For patients with FAP, MAP or SPS, surgery is often advised to prevent bowel cancer
For patients with familial adenomatous polyposis (FAP), MYH associated polyposis (MAP) and sometimes for those with serrated polyposis syndrome (SPS), surgery is advised to prevent bowel cancer. This is usually offered when the number of polyps in the large bowel exceeds 100 and/or the polyps are growing above 1cm in size. For classical FAP this may be offered at the ages of 16-18 (quite often we perform surgery in the summer break between GCSE’s and A-Levels), for less severe forms of FAP (so called attenuated FAP), MAP and SPS, this may be offered at a later age if we become concerned about increasing polyp count.
This operation involves removing the colon (large bowel). The end of the small bowel (ileum) is then joined (anastamosed) to the top of the rectum. This is why it is called an ileo rectal anastamosis or IRA for short. This surgery leaves the rectum in situ. The rectum is part of the large bowel and polyps will continue to grow in this area. For this reason, patients are carefully selected for this operation and must agree to undergo 6 monthly endoscopic surveillance of the rectum following surgery. There is a chance that patients will grow too many rectal polyps in the future and need to undergo further surgery. In order to be suitable for this surgery, patients should have less than 500 colonic polyps and less than 20 rectal polyps at the time of surgery. They should not have a severe type of FAP (such as the 1309 mutation). Patients are carefully counselled with regard to the above issues. The benefits of having this surgery is that patients’ bowel function is usually very good following the operation (patients may open their bowels, on average, 2-4 times per day). In addition, female fertility is not usually affected.
This operation involves removing the colon and rectum. An artificial rectum, called a pouch, is made out of the lower end of the small intestine (ileum). The pouch is then joined to the anus so bowel actions can be controlled in the same way. The pouch stores the faeces until the person goes to the lavatory in the usual way. This operation is carried out in two stages. The first stage is where the colon and rectum is removed and the pouch is made and joined to the anus. The operation is quite complicated and it is important to allow the new pouch time to “rest” while it heals. This is done by creating a temporary ileostomy above the pouch. The stools will be collected in a bag, which is worn outside the body, on the abdomen (tummy). The bag will need emptying at certain times. After approximately 3 months, the ileostomy is closed by a second operation (stage 2) so that stools are again passed from the anus. Patients who are undergoing this type of surgery will be seen by one of the pouch nurses prior to the procedure and counselled regarding what to expect post surgery. Having a pouch means that usually people will open their bowels more frequently (on average 6-8 times per day) and sometimes at night. Following surgery, the pouch must be checked endoscopically on an annual basis to ensure no polyps are growing in the area. Again, patients must be carefully selected for this surgery. It is more complex surgery than the IRA and female fertility can be reduced following the operation. For this reason, it is usually only carried out for patients with a more severe form of FAP or MAP, when a large number of large bowel polyps are seen at diagnosis.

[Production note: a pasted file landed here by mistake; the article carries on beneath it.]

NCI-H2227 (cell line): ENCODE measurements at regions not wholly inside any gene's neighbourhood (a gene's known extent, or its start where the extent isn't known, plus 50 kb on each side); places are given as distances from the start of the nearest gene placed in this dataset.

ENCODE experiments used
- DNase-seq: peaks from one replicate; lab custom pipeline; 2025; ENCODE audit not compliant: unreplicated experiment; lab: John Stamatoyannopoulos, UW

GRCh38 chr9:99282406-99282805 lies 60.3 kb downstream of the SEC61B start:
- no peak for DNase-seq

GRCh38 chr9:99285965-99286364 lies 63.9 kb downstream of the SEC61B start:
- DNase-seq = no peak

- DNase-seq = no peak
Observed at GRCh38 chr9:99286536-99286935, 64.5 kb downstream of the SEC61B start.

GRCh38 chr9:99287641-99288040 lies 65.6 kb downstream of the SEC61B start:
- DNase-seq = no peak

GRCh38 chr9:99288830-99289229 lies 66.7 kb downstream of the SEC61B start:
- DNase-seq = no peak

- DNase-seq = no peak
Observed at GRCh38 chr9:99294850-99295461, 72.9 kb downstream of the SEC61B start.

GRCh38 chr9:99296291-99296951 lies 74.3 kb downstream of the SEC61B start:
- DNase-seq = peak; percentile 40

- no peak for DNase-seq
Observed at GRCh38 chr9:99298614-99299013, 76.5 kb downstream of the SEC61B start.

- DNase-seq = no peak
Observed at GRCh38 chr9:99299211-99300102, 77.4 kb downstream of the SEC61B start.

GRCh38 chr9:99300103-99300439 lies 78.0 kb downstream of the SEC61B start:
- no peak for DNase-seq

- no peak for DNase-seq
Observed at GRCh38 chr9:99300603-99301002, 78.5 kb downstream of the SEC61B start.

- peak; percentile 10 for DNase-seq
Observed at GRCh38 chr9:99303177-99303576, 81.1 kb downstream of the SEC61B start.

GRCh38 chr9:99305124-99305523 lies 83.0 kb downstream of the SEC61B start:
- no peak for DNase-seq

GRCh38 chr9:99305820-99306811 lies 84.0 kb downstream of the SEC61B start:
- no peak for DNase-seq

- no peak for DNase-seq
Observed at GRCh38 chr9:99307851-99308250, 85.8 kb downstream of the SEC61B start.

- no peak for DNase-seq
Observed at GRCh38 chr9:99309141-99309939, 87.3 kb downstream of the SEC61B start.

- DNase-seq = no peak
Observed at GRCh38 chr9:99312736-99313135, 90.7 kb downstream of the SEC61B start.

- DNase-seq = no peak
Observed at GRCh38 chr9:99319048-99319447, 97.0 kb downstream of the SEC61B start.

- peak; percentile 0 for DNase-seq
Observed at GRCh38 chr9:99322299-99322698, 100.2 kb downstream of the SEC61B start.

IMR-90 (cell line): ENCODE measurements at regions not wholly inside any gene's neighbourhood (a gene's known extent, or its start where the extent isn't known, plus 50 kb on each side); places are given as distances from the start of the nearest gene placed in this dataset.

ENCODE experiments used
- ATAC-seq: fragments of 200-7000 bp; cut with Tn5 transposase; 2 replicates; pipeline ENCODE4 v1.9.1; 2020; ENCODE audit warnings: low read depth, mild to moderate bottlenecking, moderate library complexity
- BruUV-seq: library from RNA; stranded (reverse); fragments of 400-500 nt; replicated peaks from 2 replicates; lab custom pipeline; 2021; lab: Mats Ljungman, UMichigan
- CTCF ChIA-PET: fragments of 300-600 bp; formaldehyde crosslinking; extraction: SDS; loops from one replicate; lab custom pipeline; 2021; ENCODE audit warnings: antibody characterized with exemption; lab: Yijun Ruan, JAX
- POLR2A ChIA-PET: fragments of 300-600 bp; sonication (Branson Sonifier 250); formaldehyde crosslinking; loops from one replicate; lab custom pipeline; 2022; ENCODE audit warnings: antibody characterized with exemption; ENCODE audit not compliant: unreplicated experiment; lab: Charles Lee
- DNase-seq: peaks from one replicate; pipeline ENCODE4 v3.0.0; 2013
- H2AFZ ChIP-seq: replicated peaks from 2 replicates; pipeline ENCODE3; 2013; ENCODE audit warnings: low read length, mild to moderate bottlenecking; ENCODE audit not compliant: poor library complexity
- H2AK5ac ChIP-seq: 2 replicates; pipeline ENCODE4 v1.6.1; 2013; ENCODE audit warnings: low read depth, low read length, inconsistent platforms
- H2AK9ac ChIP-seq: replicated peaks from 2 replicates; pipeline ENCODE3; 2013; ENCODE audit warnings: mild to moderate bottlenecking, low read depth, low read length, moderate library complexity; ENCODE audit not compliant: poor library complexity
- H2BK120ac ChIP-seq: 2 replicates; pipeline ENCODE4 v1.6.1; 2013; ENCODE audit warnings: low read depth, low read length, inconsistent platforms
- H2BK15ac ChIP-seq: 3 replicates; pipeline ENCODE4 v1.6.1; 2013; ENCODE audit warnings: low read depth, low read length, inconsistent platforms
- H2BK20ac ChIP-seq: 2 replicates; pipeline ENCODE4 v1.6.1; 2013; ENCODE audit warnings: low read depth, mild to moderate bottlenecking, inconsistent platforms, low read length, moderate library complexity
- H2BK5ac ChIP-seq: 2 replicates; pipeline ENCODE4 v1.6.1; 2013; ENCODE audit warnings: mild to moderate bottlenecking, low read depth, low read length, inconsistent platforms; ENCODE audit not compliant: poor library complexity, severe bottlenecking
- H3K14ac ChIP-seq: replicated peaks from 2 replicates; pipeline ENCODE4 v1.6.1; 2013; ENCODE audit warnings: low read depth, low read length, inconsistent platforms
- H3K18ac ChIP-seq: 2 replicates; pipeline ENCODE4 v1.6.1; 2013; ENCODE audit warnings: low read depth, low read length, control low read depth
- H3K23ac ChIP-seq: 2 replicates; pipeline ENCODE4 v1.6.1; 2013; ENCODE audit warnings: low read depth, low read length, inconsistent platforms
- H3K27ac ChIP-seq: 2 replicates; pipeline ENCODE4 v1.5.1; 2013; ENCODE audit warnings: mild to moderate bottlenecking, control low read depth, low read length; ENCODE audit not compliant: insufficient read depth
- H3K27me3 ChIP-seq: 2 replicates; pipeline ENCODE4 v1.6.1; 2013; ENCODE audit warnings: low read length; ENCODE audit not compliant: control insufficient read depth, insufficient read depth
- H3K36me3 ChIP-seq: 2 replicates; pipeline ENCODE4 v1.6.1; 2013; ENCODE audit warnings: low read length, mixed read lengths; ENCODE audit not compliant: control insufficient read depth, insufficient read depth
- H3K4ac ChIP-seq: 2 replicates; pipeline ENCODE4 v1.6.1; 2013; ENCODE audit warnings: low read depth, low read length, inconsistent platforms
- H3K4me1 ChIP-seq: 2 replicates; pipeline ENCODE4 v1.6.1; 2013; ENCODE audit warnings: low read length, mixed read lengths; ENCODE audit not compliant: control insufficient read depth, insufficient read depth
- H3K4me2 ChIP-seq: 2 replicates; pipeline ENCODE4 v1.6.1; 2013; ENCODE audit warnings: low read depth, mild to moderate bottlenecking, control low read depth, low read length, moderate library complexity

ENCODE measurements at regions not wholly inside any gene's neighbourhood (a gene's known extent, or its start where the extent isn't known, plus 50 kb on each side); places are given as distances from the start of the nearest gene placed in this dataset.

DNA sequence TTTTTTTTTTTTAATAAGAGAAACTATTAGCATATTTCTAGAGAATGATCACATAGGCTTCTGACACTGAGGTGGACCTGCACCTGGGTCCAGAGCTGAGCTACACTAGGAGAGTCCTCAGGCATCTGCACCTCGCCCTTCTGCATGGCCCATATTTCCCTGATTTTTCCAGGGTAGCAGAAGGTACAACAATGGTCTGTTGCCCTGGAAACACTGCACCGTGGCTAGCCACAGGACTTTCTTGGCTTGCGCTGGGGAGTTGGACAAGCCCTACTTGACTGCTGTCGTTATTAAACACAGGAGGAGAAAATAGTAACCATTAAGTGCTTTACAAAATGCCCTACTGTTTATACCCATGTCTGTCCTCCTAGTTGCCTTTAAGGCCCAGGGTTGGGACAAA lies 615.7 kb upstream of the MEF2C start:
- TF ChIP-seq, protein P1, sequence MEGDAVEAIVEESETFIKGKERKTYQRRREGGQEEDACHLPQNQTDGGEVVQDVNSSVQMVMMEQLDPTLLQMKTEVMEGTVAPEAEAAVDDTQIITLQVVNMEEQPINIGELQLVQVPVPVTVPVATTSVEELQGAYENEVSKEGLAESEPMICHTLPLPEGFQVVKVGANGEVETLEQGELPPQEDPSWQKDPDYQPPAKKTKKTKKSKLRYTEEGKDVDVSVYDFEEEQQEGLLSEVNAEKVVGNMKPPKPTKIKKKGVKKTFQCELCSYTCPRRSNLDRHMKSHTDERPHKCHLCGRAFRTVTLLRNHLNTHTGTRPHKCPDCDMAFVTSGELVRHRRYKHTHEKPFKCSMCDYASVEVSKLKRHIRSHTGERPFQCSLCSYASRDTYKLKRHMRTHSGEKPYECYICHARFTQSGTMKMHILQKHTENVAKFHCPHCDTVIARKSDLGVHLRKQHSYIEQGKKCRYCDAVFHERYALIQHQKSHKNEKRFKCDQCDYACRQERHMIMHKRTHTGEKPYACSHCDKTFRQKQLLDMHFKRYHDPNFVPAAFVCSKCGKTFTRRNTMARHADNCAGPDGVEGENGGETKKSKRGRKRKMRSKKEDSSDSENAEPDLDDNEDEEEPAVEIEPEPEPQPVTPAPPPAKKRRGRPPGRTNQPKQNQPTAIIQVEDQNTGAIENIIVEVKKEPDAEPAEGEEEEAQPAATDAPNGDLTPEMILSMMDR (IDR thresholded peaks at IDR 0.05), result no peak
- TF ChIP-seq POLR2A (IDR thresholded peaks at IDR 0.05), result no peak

This operation involves removing the entire large bowel, rectum and anus (bottom). The anus is then sewn up and a stoma is formed from the end of the small bowel. This stoma is called a permanent ileostomy or end ileostomy. It cannot be reversed in the future as everything below the level of the stoma has now been removed. This type of surgery is only performed in certain circumstances (e.g. a patient is referred with a low rectal cancer) and is not first-line surgery for polyposis patients.
The aim in Peutz-Jeghers Syndrome is to remove polyps in the small intestine before they become large and cause problems, such as intussusception. Usually this can be manged endoscopically with the use of a special endoscope called a double balloon endoscope (DBE). Surgery for Peutz-Jeghers is sometimes required, however, if the polyps are too large, there are too many of them or if a patient has scar tissue (adhesions) from previous abdominal surgery. A joint endoscopic and surgical procedure called a PJ laparotomy with on-table enteroscopy (clearance of small bowel polyps) is the type of operation used in this scenario.
In Juvenile Polyposis, surgery is occasionally used. The stomach and large bowel are the two areas most commonly affected by large numbers of polyps and sometimes the surgeon will recommend a gastrectomy (removal of stomach) or partial gastrectomy or colectomy (as described above).
In both these conditions, should surgery be needed, your surgeon and specialist nurse will discuss your options in more detail.